IN CASE YOU MISSED IT

Cambodian maids raring to go

This story was first published in The Straits Times on Sept 22, 2013

At 5am, without any alarm clock going off, a dozen Cambodian maids wake up with near-military precision.

Over the next hour, the women sweep, wash and scrub spotless their two-storey training centre in the Cambodian capital Phnom Penh.

They all want to be maids in Singapore, eager to earn enough to supplement their families' meagre income.

A handful arrived in Singapore homes last week, and about 400 are expected by the end of the year.

Cambodian maids are being allowed into Singapore for the first time, under a Manpower Ministry pilot scheme.

The authorities will monitor how well they adapt to life here and if all goes well, Cambodia will be added to the list of approved sources for maids, joining countries like the Philippines, Indonesia and Myanmar.

Maid agencies in Singapore said demand for Cambodians has been heating up.

About 40 employers have placed deposits of about $500 each to secure a worker, said Nation Employment's managing director Gary Chin.

"Employers are interested in Cambodian maids because many have experience working in Malaysia," he said.

The women are eager to escape poverty at home. Jobs for women in Cambodia are limited mostly to working in factories or as maids, and both jobs pay barely US$120 (S$150) a month. As maids in Singapore, they can expect at least $450 a month.

The jobs come at a cost though. The women pay $2,400 in placement fees to recruitment agents and expect to clear the debt in instalments over six months.

The women hope that what they earn in Singapore will allow them to buy farmland, renovate village homes and put their younger siblings through school.

Among those heading to Singapore is Ms Mork Banou, 23. The eldest of five children, she went to Malaysia to work as a maid in 2009, speaking almost no English.

Determined to improve, she studied by herself every night, memorising and reading English words aloud. Within three months, she was getting by in English.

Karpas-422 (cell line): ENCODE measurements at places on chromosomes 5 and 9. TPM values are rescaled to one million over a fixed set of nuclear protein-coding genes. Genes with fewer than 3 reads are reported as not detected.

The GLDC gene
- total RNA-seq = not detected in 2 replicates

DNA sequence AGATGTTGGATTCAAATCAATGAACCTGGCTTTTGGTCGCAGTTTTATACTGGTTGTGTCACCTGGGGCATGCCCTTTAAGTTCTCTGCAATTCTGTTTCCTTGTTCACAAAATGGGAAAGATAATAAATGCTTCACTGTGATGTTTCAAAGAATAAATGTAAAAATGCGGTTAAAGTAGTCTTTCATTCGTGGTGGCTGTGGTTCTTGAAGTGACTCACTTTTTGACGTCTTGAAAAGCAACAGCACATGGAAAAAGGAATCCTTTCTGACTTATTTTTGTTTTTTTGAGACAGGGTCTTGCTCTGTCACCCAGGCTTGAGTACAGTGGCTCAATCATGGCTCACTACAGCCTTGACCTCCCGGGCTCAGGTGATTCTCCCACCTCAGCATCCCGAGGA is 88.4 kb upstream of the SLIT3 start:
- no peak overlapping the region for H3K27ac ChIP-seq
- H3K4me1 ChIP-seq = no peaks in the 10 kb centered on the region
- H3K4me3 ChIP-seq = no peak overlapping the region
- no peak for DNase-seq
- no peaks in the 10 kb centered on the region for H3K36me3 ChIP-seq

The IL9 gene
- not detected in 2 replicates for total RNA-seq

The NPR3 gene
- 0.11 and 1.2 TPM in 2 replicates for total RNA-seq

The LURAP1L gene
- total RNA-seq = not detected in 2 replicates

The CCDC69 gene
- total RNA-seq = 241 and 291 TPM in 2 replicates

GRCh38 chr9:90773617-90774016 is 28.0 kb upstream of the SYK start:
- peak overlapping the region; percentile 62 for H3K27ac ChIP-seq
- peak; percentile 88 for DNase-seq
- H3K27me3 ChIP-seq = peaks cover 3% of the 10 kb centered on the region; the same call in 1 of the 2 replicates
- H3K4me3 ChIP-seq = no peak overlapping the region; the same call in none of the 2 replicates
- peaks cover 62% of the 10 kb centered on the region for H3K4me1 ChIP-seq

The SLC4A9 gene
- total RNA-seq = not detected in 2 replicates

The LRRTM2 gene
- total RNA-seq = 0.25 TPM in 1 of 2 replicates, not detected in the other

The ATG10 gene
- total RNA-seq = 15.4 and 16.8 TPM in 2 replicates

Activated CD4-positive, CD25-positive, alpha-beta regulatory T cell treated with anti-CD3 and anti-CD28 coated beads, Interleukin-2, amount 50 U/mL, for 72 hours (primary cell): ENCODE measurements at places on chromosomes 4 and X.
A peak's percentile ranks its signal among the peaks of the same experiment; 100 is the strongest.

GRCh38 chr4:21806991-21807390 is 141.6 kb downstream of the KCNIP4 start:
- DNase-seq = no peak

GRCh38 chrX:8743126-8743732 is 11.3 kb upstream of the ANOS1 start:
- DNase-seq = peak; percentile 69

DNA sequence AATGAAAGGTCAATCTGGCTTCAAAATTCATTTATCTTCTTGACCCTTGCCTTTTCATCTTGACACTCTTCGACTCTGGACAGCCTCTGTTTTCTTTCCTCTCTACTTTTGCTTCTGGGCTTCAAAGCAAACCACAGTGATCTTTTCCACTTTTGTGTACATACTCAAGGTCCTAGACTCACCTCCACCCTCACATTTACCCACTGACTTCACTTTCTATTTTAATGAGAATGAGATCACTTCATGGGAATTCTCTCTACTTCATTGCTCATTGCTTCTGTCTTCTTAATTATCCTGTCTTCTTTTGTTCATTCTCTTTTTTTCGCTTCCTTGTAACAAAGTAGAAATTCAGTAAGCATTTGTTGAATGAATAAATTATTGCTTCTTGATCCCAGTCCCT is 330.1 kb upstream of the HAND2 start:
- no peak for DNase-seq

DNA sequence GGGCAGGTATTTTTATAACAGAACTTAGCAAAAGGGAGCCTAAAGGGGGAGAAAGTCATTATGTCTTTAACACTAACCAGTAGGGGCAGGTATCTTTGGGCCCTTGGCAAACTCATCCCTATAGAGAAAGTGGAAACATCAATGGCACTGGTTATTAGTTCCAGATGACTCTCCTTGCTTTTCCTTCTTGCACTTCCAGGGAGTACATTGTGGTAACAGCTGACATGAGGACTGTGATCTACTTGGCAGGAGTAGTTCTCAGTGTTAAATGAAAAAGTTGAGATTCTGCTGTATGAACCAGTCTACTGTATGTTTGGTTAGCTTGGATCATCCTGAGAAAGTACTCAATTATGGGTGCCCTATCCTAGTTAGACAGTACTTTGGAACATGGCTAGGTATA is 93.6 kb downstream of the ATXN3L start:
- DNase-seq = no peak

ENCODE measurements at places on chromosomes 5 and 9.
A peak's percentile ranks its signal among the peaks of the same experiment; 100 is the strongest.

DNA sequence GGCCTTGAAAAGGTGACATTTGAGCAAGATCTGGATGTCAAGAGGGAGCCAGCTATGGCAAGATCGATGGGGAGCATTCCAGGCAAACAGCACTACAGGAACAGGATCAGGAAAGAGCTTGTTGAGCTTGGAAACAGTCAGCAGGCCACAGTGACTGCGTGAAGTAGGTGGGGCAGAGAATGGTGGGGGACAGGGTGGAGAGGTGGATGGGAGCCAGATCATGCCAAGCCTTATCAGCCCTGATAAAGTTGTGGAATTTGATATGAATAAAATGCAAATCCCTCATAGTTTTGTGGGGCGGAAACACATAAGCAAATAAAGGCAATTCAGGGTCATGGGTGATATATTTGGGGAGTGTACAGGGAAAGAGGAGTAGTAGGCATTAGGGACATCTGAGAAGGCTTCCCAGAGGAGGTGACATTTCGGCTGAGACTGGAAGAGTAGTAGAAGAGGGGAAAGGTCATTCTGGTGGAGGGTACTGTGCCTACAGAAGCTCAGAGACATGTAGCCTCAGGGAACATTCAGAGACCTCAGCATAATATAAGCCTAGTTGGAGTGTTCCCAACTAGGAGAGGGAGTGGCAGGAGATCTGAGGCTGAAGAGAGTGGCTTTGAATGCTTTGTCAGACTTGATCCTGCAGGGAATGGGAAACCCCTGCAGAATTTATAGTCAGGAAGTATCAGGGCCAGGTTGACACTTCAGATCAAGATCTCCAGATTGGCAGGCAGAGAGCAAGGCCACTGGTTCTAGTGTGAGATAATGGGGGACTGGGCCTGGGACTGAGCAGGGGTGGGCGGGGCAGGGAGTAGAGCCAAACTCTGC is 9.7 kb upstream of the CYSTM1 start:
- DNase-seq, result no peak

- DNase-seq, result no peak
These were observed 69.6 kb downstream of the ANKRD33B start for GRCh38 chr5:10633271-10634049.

One of her most prized possessions is a notebook filled with conversational English phrases which she still reads for an hour before going to bed every night. "If I don't read, I will forget the words," she told The Sunday Times in English.

Ms Chern Sarerb, 26, did not complain when she was given only instant noodles to eat during her first three months working in Malaysia.

"I was so hungry but I told myself I cannot say anything. I did not want to make my employers angry and lose my job," she said.

Many of the women said they managed to save more than $10,000 after their stints in Malaysia.

Ms Thol Sreymach, 26, said she saved $15,000 after working there for four years and it went towards the school fees and living expenses of her four younger sisters. Her parents are too poor to buy their own farmland and do not earn enough doing odd jobs.

She hopes to save even more after she arrives in Singapore later this month. "I want to buy land for my parents. They can grow rice and vegetables to sell and I won't have to worry that they don't have enough food," she said.

But labour activists in Cambodia worry that the women will have problems adjusting to life in Singapore, and that Singapore employers will be frustrated by the women's weak command of English.

Activist Mom Sokchar, who has been helping maids in distress, said communication breakdown was the key problem in several high-profile abuse cases involving Cambodian women in Malaysia in recent years.

That led to the Cambodian government announcing a temporary ban on maids headed to Malaysia in 2011. It has yet to be lifted.

"The life in Singapore is so different from village life. The domestic workers will face difficulties in adapting," said Mr Sokchar.

Another worry is that underage women may try to land a job in Singapore, despite a minimum age of 23 for foreign maids.

Maid recruiter Lao Ly Hock said it is common for workers to use false birth certificates or personal documents of older siblings.

For now, women like Ms Banou are looking forward to their new lives in Singapore. She said she wants her village home to have modern toilets and hopes to send her younger siblings to university.

"Working in Singapore will help my family get a better life," she said.

ameltan@sph.com.sg

This story was first published in The Straits Times on Sept 22, 2013

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